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Penguins of Madagascar

Silly humor and puns abound in this animated fowl comedy

Penguins Skipper, Kowalski, Rico and Private escape the New York City Zoo only to find themselves battling an octopus set on transforming the world’s penguins into monsters. <<© DreamWorks Animation>>

Penguins who came to prominence as the wisecracking sidekicks in the Madagascar movies are now headlining their first feature film. Bored by the laws of nature, the four set out to find adventure. Voicing the birds are Tom McGrath as Skipper; Chris Miller as Kowalski; Conrad Vernon as Rico and Christopher Knights as Private.
    The quartet fancy themselves secret agents of sorts, and after escaping the confines of the New York City Zoo, the feathered friends set out on their greatest mission yet: breaking into Fort Knox. Instead of gold, the penguins want their favorite discontinued junk food, stored in an ancient vending machine in the depository break room.
    The mission for cheesy treats succeeds, but it catches the attention of Dave (John Malkovich: Crossbones) a zoo octopus resentful at being ignored. Kids and their parents are infinitely interested in the antics of penguins, but cephalopods just aren’t cute enough to hold an audience’s attention.
    Dave escapes the zoo, recruits an eight-legged army and develops a serum that will mutate the world’s penguin population into monsters. How does an octopus become an expert in genetic mutation and engineering? It’s a kids’ movie; don’t think about it too much.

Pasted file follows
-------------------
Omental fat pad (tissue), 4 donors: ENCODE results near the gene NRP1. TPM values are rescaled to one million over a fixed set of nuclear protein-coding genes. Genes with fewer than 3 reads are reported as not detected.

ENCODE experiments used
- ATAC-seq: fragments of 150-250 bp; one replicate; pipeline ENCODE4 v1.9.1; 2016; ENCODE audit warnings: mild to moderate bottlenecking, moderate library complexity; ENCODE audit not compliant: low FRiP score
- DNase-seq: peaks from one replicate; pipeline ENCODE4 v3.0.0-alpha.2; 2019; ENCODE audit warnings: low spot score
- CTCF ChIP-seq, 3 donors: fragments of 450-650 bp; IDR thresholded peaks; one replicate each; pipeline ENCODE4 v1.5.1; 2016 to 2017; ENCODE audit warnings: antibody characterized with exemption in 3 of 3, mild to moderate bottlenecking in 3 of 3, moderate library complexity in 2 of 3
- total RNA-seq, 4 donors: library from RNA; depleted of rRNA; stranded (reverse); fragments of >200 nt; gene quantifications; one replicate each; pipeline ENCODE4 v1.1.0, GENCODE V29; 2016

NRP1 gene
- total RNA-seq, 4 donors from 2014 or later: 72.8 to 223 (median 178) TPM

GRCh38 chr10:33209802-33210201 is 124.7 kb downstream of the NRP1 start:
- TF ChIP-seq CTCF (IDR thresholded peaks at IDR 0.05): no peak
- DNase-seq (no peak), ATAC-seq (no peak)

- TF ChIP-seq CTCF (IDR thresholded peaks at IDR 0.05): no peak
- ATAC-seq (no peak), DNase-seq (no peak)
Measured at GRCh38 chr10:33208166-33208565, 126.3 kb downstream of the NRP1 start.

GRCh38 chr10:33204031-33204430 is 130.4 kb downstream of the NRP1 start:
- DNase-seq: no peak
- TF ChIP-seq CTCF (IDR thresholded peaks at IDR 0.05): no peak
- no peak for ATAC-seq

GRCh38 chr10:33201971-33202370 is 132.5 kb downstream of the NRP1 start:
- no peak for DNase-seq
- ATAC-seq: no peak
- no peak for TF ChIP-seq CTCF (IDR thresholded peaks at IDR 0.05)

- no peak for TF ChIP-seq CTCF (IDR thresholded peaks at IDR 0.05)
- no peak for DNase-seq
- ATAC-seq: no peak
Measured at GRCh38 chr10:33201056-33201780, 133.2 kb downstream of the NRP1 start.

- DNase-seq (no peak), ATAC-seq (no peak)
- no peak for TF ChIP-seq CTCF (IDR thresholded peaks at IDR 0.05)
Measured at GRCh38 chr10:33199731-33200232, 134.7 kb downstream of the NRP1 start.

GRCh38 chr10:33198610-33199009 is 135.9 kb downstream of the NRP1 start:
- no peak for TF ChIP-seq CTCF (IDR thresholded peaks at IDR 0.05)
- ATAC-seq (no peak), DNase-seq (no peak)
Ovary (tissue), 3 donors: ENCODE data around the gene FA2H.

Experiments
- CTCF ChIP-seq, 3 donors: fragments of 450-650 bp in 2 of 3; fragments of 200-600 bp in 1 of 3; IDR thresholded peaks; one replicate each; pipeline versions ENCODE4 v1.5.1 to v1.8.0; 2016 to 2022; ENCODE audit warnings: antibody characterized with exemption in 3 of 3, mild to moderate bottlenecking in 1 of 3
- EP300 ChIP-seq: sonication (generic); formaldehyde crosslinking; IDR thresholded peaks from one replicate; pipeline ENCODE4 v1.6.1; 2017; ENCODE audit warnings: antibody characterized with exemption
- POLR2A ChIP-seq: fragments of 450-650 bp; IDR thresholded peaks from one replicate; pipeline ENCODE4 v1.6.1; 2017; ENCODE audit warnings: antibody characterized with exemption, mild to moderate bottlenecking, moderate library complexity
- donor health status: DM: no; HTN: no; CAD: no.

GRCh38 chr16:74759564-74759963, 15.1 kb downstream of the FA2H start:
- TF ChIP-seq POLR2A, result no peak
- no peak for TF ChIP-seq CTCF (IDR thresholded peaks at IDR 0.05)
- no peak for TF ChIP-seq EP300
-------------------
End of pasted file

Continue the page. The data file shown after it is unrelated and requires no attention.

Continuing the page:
Narrowly escaping Dave, the penguins move to stop him before he ruins zoos everywhere. The obstacle is The North Wind, a professional animal spy organization led by Agent Classified (Benedict Cumberbatch: The Imitation Game). Classified and his team of highly trained, well-equipped agents dismiss the penguins as bumbling amateurs.
    So the race is on to see which team of do-gooders can stop Dave.
    Filled with puns, slapstick and patently silly situations, kids will delight at the humor while adults are more likely to roll their eyes. If the phrase "Nicholas, cage them" doesn’t tickle your funny bone, Penguins of Madagascar will be a long slog. I love a good pun, but my seatmate was driven to distraction.
    Directors Eric Darnell (Madagascar 3) and Simon J. Smith (Bee Movie) slip in some adult humor so surprisingly clever it might be too obscure for its audience. A cameo by director Werner Herzog is only hilarious if you are familiar with Herzog’s musings on penguins in the documentary Encounters at the End of the World. If you’ve never heard of Herzog, the entire opening joke, which lasts for nearly five minutes, is lost.
    If, like your reviewer, you are a cinephile with a juvenile love of puns — or if you’re under the age of 12 — Penguins of Madagascar is a lighthearted romp. If tough-talking penguins, evil word-playing octopuses and convoluted plots give you a headache, this film is for the birds.

Fair Animation • PG • 92 mins.